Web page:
Panregional / Business mags finally bounce back

After a few years of flat ad revenues, publishers say panregional business magazines are experiencing growth. Combined ad sales for the major titles, which have hovered at around $20 million per year, should see a significant increase over the next few years. Nils Strandberg, publisher and director of América Economía (biweekly, circ. 77,588, publisher's statement June 2003, Spanish and Portuguese editions, BPA audit planned), said the magazine experienced no growth last year, but he expects a year on year advertising growth rate of 10% this year. América Economía, which provides panregional content from a local perspective, reported 72% paid subscriptions as of November 2001.

Latin Trade (Latin America Media Management, LLC, monthly, circ. 90,970 BPA audited Dec. 2003, English, Spanish and Portuguese editions) is experiencing a year on year increase of about 15%, up 10% from 2003, according to publisher Michael Zellner. Latin Trade, which takes a more global perspective on the region, reported 85% paid subscriptions as of June 2004.

Grace Palacios, CEO of Charney-Palacios, the firm that represents Harvard Business Review America Latina (HBRAL) (monthly, circ. 55,000 IVM audited, Spanish and Portuguese editions) reports a 7% increase in ad revenues in the 3rd quarter of this year, compared to the same period of 2003. HBRAL reported 9,000 paid subscriptions and 4,000 POS as of December 2003.

PODER (Zoom Media Group, monthly, circ. 80,000 inc. Miami and U.S. Hispanic markets, publisher's statement, applied for ABC audit) reported 50% growth per year for the past two years. Editor David Yanovich points out that the majority of this growth has been in the U.S. Hispanic and Miami markets, but he also attributes it to a restructuring the magazine underwent two years ago. “We found that the panregional model works well for business, but not for content. PODER is still administered on a panregional level, but has separate editions with local content and advertising for each of our markets.”

Latin Finance (Euromoney Institutional Investor, PLC, monthly, circ. 31,940, BPA audit 2004, English), which covers movements of capital, competes more with global finance titles like Institutional Investor and Euromoney, than with the general business titles in the region. According to publisher Stuart Allen, revenues from advertising (magazine, supplements, off prints and sponsorships) grew 1% in 2002-2003, 2% in 2003-2004, and are expected to grow 20% in 2004-5. Latin Finance won new accounts from Pactual, Nomura, Fibra, Interfin, Produbanco, Algorithmics, Gol, BBVA Continental, and BCIE. “Despite the difficulties for everyone doing business in the past few years, Latin Finance has been profitable in every one of its 16 years,” Allen said.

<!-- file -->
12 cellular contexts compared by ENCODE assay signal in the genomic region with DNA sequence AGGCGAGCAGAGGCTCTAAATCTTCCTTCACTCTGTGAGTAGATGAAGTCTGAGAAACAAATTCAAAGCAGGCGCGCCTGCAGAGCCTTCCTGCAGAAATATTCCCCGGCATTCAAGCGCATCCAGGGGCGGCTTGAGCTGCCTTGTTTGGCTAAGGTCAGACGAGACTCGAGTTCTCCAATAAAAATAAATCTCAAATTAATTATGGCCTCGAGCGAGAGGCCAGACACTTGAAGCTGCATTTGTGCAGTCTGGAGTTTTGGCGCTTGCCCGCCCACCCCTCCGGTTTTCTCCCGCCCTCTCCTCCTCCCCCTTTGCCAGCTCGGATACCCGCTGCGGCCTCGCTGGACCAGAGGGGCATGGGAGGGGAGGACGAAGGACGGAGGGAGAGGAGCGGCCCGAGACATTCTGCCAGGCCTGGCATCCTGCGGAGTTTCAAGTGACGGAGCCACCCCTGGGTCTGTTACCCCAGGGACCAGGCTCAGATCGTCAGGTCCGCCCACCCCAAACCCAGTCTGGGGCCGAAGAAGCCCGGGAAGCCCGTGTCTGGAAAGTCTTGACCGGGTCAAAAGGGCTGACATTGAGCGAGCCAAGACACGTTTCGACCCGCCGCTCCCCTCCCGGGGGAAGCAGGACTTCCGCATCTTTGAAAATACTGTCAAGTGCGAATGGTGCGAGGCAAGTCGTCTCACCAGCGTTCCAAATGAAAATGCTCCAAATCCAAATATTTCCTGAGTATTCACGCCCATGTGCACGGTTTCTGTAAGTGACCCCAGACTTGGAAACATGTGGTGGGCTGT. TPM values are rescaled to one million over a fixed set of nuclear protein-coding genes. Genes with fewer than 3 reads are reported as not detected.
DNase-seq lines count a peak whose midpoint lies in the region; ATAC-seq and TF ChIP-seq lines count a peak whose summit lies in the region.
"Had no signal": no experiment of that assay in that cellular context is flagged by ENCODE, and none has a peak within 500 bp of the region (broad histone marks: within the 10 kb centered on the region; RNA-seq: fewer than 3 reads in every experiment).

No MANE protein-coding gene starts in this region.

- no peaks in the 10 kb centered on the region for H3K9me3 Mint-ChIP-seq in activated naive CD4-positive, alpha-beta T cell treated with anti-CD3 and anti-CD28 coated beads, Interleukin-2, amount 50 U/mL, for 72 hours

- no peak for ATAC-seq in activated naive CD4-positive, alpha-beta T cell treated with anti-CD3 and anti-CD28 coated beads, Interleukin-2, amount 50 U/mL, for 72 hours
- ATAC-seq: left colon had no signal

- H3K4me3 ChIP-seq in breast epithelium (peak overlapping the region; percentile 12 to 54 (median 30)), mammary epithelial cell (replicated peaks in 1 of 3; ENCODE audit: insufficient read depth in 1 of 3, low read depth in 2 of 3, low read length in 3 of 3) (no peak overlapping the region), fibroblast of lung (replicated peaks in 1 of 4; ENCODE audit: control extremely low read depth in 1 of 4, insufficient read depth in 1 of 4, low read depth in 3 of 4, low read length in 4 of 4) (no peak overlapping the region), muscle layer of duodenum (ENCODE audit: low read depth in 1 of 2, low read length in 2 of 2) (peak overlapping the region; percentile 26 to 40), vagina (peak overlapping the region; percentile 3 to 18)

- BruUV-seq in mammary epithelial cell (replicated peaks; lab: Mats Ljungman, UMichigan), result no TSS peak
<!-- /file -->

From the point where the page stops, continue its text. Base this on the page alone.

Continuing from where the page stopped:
Where will growth come from?

Which ad categories are driving the growth of panregional business mags? Strandberg of America Economia says high tech remains strong. He sees potential in the luxury market, including jewelry and real estate, and in multinational Latin American companies, which he calls “Multi-Latinas,” such as Telmex, Petrobras, and mining giant Vale do Rio Doce. Jen Ametrano, managing director of sales at Wall Street Journal Americas (Dow Jones, daily [Monday-Friday], circ. 1.7 million, publisher's statement, Spanish and Portuguese editions) also predicts growth in the financial ad category. Allen of Latin Finance agrees. “We have seen an increase in ad sales from financial institutions, most notably Wall Street, which doubled in 2002-2003, and in the Caribbean and Mexico.” Allen adds that investor relations advertising has increased and business schools in the region are beginning to advertise. Palacios and Yanovich both mentioned automobile and tourism (hotels and airlines) as strong panregional advertisers. But according to Allen of Latin Finance, travel - airlines and hotels – was depressed throughout the 2002-3 period.


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